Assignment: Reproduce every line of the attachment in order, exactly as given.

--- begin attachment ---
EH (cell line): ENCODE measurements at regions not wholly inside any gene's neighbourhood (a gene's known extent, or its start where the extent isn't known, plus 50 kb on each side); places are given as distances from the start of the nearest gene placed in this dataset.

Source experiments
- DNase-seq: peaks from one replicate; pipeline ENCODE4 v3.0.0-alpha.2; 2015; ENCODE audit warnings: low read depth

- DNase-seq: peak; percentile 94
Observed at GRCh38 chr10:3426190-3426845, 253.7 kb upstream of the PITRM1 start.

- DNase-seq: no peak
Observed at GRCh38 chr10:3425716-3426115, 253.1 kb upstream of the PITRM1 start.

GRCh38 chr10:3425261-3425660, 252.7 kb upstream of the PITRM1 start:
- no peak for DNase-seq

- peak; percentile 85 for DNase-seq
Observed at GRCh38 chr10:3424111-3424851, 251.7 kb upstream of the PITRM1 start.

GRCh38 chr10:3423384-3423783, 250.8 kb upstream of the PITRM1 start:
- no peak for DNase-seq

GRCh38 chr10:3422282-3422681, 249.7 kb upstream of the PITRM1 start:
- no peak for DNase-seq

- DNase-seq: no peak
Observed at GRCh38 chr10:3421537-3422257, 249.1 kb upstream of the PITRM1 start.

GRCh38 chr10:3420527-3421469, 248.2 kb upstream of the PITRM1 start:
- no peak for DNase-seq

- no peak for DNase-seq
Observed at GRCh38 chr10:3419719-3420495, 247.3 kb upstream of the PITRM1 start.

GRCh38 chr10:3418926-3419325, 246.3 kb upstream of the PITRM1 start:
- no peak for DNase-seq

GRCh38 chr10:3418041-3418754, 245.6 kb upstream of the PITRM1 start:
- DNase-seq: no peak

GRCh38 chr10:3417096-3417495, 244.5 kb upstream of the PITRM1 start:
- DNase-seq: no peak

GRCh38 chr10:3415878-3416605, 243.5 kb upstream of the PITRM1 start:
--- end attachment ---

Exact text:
EH (cell line): ENCODE measurements at regions not wholly inside any gene's neighbourhood (a gene's known extent, or its start where the extent isn't known, plus 50 kb on each side); places are given as distances from the start of the nearest gene placed in this dataset.

Source experiments
- DNase-seq: peaks from one replicate; pipeline ENCODE4 v3.0.0-alpha.2; 2015; ENCODE audit warnings: low read depth

- DNase-seq: peak; percentile 94
Observed at GRCh38 chr10:3426190-3426845, 253.7 kb upstream of the PITRM1 start.

- DNase-seq: no peak
Observed at GRCh38 chr10:3425716-3426115, 253.1 kb upstream of the PITRM1 start.

GRCh38 chr10:3425261-3425660, 252.7 kb upstream of the PITRM1 start:
- no peak for DNase-seq

- peak; percentile 85 for DNase-seq
Observed at GRCh38 chr10:3424111-3424851, 251.7 kb upstream of the PITRM1 start.

GRCh38 chr10:3423384-3423783, 250.8 kb upstream of the PITRM1 start:
- no peak for DNase-seq

GRCh38 chr10:3422282-3422681, 249.7 kb upstream of the PITRM1 start:
- no peak for DNase-seq

- DNase-seq: no peak
Observed at GRCh38 chr10:3421537-3422257, 249.1 kb upstream of the PITRM1 start.

GRCh38 chr10:3420527-3421469, 248.2 kb upstream of the PITRM1 start:
- no peak for DNase-seq

- no peak for DNase-seq
Observed at GRCh38 chr10:3419719-3420495, 247.3 kb upstream of the PITRM1 start.

GRCh38 chr10:3418926-3419325, 246.3 kb upstream of the PITRM1 start:
- no peak for DNase-seq

GRCh38 chr10:3418041-3418754, 245.6 kb upstream of the PITRM1 start:
- DNase-seq: no peak

GRCh38 chr10:3417096-3417495, 244.5 kb upstream of the PITRM1 start:
- DNase-seq: no peak

GRCh38 chr10:3415878-3416605, 243.5 kb upstream of the PITRM1 start: